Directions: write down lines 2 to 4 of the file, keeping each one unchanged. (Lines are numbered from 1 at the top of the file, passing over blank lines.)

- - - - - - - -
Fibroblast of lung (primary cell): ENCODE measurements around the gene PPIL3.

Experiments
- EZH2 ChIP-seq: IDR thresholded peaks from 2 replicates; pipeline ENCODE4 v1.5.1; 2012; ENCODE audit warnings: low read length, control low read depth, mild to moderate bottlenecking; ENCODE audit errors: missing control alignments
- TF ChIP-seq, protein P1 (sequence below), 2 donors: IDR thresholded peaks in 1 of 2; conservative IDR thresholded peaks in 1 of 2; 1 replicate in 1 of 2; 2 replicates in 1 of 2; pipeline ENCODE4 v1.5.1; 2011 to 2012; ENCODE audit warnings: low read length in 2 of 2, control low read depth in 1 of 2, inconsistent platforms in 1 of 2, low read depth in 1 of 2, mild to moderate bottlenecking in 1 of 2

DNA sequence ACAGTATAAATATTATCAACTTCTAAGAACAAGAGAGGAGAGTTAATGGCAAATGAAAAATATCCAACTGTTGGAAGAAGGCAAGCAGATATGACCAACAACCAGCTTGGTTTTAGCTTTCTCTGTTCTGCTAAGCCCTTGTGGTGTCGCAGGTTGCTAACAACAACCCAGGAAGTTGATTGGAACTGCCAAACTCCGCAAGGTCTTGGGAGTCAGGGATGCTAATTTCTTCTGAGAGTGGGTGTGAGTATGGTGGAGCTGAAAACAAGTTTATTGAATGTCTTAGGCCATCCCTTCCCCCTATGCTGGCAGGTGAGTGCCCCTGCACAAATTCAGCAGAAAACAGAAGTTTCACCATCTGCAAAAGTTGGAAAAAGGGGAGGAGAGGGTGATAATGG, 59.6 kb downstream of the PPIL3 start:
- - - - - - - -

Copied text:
Experiments
- EZH2 ChIP-seq: IDR thresholded peaks from 2 replicates; pipeline ENCODE4 v1.5.1; 2012; ENCODE audit warnings: low read length, control low read depth, mild to moderate bottlenecking; ENCODE audit errors: missing control alignments
- TF ChIP-seq, protein P1 (sequence below), 2 donors: IDR thresholded peaks in 1 of 2; conservative IDR thresholded peaks in 1 of 2; 1 replicate in 1 of 2; 2 replicates in 1 of 2; pipeline ENCODE4 v1.5.1; 2011 to 2012; ENCODE audit warnings: low read length in 2 of 2, control low read depth in 1 of 2, inconsistent platforms in 1 of 2, low read depth in 1 of 2, mild to moderate bottlenecking in 1 of 2